As California continues to confront an economic challenge without modern precedent, lawmakers have the near-impossible task of balancing the budget. They should start by revisiting lucrative tax breaks tied to job creation that have potentially failed to live up to their promise. Deals that have, in fact, fallen short should be immediately rescinded, providing much-needed revenue for the state and putting California back on the path to economic recovery.  

With both a significant decline in revenues and a rapid rise in unemployment, California budget shortfalls are expected to reach $9.7 billion by year’s end as states nationwide grapple with lasting damage that experts estimate could top $555 billion. With the clock ticking on how the state will balance its budgets in the years to come, lawmakers must urgently explore realistic and prudent possibilities for ensuring financial solvency by any means.

Revisiting the deals California made with Amazon in recent years would be a fitting place to start. California is just one of the dozens of states and municipalities that have met Amazon’s demands to build new facilities, offering millions of dollars in lucrative tax breaks on the promise of job creation and driving economic growth. In California, Amazon has been offered seven subsidies totaling at least $45 million, including the most recent deal that would provide $3 million to a Kern County distribution center.

 As California begins to rebuild, the state needs proven job creators that can accelerate economic growth and create employment opportunities for all Californians. Unfortunately, Amazon has consistently failed to live up to its attractive promises. Despite the fanfare that typically accompany these deals, experts have found that Amazon fulfillment centers consistently fail to create net job growth and will eventually lead to job losses in other industries that have long been part of the community. Just recently, an Amazon delivery-service-provider laid off almost 500 workers in California — a clear indication that Amazon facilities do not necessarily lead to long-term job growth.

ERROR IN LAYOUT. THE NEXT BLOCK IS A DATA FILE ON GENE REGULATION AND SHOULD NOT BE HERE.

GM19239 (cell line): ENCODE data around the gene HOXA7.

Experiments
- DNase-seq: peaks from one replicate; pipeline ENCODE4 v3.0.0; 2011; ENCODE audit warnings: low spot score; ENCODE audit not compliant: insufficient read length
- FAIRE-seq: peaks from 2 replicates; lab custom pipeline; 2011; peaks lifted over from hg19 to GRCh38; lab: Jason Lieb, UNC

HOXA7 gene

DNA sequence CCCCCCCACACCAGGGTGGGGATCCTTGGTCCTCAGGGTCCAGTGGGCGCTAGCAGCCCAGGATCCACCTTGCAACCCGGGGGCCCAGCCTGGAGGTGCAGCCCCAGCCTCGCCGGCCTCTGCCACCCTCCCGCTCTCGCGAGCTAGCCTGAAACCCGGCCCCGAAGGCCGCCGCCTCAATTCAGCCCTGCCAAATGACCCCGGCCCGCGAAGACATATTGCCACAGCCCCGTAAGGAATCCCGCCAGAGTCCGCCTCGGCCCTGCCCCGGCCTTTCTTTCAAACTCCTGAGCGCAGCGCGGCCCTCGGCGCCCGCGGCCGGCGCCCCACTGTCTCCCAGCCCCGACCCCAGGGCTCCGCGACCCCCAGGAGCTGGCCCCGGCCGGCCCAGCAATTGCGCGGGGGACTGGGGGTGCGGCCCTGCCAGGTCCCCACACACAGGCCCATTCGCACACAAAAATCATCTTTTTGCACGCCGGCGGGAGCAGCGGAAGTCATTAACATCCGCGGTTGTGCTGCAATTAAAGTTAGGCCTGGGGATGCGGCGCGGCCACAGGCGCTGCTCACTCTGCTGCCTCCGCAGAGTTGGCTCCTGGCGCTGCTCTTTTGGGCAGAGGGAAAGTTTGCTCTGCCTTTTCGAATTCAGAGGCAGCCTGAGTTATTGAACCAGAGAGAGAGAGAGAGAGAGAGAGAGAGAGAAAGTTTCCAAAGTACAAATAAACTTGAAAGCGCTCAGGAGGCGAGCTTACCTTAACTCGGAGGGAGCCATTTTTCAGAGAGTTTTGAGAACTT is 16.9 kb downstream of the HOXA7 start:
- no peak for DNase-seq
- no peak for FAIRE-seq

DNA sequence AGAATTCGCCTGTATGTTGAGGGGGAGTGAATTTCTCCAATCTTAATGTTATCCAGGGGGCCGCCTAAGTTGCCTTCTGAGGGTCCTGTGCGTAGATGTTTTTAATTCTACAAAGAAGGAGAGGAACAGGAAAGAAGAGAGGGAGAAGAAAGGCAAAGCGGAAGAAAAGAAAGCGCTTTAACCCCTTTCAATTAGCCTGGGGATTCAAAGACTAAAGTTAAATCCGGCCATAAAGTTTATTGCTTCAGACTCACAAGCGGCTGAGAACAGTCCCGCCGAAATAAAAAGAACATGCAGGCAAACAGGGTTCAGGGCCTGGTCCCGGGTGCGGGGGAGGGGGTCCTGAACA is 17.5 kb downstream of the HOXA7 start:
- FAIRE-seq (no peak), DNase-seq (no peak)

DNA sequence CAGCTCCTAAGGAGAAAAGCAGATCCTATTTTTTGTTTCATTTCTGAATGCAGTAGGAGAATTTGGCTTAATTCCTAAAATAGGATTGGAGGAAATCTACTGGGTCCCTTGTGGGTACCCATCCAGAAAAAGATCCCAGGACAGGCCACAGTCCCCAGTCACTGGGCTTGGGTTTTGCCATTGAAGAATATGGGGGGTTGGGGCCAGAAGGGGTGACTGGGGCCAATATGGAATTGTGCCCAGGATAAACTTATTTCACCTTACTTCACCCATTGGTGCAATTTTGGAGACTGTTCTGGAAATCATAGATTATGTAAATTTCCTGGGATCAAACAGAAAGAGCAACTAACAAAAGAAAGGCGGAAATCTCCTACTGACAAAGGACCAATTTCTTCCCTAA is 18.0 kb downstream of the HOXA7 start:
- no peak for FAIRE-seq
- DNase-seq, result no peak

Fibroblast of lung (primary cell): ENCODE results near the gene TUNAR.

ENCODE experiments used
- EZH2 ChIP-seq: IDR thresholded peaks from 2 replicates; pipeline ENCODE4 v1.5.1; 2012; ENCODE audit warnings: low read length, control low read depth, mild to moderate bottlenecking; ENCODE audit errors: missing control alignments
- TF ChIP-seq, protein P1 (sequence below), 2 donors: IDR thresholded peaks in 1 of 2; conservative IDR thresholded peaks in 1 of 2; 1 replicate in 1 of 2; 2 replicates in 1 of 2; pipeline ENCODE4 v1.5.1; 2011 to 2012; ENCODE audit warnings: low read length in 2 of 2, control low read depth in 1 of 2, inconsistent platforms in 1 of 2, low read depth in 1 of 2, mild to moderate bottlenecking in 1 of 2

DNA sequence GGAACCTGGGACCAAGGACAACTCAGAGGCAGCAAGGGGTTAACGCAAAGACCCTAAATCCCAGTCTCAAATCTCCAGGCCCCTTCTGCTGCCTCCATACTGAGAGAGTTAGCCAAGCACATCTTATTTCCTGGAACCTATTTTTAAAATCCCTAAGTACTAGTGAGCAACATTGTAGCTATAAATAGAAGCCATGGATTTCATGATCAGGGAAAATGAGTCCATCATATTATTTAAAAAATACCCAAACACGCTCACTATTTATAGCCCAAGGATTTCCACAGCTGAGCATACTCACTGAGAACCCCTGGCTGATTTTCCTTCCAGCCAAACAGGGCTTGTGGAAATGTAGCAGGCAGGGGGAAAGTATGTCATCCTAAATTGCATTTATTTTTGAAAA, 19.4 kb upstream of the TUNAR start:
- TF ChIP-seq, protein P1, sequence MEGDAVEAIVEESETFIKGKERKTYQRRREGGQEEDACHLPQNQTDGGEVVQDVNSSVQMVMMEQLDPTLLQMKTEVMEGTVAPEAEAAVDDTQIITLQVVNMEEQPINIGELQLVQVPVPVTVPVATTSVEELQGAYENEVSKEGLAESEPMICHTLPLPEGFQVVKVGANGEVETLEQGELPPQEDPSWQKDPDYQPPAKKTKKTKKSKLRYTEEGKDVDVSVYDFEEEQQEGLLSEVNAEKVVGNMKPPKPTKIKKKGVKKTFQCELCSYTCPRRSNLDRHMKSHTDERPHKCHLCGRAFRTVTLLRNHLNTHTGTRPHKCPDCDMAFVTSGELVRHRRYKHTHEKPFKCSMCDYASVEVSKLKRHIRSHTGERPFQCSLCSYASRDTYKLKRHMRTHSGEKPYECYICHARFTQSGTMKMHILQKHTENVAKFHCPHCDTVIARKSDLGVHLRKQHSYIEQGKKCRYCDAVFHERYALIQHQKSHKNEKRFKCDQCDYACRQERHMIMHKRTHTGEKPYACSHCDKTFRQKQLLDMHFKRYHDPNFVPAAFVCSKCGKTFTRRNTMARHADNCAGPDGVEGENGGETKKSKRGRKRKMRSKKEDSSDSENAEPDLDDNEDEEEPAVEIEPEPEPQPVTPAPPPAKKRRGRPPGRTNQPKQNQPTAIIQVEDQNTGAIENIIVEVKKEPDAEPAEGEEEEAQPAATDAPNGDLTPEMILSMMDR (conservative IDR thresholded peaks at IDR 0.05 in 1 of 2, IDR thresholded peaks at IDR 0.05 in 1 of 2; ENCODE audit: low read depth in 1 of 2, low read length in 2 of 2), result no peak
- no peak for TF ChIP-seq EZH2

At the same time, Amazon has been proven in recent months to be willing to agree to construction plans without being offered an array of generous financial incentives. For instance, the company just announced plans for a nearly 4 million square foot distribution center at the site of the Michigan State Fairgrounds in Detroit — all without any subsidies or tax breaks for the project. This should serve as a clear indication to lawmakers that these incentives from states have provided unnecessary benefits for the company at a time when every penny counts.

 And while state governments continue to suffer, Amazon doubled its profits during the most damaging months of the pandemic, and appears poised to emerge stronger than ever. With so many local businesses facing a daunting road to recovery, lawmakers need to be focusing on getting more into the hands of business owners in our communities, rather than one of America’s richest corporations. Simply put, this is a company that does not need any more help.

Given the current economic challenges faced by California and the questions surrounding the benefits that come with Amazon’s expansion in local communities, continuing down the road with subsidies and tax breaks will only make matters worse for all of those in California. 

As the state considers ways to balance its budget, there should be serious consideration given to re-examining the subsidies that California has offered Amazon begin renegotiating the terms of any past agreements with the company.